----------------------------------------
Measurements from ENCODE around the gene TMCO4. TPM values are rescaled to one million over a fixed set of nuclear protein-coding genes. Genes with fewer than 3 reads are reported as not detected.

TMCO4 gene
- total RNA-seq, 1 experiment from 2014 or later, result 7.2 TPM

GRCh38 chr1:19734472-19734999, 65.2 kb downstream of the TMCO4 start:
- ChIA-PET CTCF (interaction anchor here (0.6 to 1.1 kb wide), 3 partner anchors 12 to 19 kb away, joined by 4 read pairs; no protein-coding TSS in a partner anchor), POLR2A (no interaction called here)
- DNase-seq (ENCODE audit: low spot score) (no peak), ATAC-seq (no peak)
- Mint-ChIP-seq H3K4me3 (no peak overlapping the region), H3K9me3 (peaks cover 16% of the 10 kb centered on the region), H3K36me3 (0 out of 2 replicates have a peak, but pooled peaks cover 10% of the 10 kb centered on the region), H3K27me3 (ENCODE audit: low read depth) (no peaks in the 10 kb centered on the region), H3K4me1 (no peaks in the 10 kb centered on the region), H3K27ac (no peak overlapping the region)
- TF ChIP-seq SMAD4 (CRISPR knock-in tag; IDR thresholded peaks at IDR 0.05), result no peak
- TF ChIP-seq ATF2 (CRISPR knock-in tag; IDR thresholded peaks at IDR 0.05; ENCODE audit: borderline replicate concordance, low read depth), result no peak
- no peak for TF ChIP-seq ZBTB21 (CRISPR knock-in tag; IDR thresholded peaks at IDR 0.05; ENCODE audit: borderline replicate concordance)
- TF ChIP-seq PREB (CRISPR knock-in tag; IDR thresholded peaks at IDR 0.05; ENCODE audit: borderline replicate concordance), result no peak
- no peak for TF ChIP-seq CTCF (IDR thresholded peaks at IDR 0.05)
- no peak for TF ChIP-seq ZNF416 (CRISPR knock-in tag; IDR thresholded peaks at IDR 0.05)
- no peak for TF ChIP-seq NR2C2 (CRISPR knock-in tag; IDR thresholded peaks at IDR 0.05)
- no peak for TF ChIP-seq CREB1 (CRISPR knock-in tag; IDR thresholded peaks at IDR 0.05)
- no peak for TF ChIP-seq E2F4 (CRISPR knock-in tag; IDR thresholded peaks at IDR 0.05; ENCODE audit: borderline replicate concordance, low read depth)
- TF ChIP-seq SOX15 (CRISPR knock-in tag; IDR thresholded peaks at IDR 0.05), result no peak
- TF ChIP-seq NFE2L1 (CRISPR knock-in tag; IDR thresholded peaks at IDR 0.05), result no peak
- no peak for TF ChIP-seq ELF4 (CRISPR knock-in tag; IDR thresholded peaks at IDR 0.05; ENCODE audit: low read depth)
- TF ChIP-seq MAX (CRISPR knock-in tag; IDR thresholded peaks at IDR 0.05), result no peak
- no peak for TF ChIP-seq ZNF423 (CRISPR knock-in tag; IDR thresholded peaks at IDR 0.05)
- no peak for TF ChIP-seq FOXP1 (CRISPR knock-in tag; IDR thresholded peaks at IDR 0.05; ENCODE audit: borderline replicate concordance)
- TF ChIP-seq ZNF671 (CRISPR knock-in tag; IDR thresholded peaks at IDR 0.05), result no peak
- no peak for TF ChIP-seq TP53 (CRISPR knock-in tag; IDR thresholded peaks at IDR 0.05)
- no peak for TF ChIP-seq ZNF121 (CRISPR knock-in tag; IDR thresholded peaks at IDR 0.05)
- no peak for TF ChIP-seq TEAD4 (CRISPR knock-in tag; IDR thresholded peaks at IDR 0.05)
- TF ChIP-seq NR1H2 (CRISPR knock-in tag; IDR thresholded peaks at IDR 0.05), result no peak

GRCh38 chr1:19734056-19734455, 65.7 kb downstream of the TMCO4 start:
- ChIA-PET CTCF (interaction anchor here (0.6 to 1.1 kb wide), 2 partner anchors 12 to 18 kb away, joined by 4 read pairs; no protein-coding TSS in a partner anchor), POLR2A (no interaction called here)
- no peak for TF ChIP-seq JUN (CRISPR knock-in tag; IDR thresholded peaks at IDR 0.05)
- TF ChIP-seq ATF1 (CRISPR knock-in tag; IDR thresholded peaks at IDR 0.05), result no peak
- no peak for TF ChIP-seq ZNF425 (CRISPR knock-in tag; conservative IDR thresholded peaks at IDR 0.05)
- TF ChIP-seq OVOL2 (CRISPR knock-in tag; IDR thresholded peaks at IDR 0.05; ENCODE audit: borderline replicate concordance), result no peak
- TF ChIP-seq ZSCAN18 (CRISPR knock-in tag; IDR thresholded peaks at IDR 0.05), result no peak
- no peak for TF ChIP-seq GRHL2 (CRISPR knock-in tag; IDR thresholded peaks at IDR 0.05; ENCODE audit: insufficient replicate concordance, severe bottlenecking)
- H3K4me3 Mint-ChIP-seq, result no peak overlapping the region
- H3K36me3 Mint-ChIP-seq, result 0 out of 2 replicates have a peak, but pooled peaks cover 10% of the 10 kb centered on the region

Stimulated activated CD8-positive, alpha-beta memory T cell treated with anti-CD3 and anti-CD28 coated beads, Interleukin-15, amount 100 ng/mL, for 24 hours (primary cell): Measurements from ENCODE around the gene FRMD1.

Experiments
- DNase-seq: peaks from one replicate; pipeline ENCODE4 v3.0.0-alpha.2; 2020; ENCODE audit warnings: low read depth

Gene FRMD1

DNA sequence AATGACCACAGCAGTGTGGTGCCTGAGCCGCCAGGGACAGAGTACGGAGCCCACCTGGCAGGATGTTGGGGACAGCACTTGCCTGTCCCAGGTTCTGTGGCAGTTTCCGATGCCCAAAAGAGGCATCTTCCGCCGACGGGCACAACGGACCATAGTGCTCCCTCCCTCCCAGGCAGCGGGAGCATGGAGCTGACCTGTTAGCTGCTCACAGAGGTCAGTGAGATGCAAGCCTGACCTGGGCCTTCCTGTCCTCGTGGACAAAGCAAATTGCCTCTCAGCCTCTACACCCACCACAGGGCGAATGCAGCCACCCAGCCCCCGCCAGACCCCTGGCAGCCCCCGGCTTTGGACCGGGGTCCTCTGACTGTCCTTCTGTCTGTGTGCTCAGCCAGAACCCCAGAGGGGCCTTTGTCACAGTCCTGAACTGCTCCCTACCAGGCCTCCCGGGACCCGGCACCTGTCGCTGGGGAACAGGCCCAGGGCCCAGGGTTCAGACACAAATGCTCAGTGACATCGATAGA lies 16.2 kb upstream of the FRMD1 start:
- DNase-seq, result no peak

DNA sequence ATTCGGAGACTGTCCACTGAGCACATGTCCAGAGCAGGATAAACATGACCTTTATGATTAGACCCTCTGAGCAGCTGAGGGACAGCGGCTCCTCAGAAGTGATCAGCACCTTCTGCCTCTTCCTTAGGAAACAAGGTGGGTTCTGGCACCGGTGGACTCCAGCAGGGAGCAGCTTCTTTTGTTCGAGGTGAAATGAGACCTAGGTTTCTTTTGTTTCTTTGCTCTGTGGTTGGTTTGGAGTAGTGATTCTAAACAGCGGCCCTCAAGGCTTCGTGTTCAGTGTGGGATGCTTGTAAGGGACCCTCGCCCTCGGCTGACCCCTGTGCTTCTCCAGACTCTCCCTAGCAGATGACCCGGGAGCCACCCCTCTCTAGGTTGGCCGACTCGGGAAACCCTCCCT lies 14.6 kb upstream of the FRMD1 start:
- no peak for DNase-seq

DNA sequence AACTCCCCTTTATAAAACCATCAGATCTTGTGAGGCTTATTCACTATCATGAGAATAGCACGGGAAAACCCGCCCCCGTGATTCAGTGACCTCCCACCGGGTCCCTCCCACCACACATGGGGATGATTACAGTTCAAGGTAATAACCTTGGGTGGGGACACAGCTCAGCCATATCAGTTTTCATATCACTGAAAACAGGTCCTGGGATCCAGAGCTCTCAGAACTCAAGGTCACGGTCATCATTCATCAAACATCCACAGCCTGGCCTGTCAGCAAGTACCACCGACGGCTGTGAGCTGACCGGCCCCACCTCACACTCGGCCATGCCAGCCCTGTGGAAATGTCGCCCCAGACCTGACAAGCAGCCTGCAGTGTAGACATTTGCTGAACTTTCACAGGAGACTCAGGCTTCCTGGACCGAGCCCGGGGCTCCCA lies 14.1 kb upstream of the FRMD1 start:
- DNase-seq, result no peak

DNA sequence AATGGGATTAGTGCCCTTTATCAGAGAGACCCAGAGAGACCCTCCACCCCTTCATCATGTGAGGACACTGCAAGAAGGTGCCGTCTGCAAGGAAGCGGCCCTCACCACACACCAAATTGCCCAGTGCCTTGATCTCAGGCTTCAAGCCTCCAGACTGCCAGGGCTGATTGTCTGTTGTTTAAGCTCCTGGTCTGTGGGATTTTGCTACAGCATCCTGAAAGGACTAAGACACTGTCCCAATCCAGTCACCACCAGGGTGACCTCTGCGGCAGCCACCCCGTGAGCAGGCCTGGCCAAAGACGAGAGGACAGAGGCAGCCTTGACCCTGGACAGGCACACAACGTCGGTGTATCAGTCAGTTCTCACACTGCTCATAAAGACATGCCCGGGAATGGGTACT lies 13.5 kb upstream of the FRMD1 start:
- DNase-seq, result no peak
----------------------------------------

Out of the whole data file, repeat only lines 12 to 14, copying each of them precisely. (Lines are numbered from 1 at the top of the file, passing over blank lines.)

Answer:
- no peak for TF ChIP-seq CTCF (IDR thresholded peaks at IDR 0.05)
- no peak for TF ChIP-seq ZNF416 (CRISPR knock-in tag; IDR thresholded peaks at IDR 0.05)
- no peak for TF ChIP-seq NR2C2 (CRISPR knock-in tag; IDR thresholded peaks at IDR 0.05)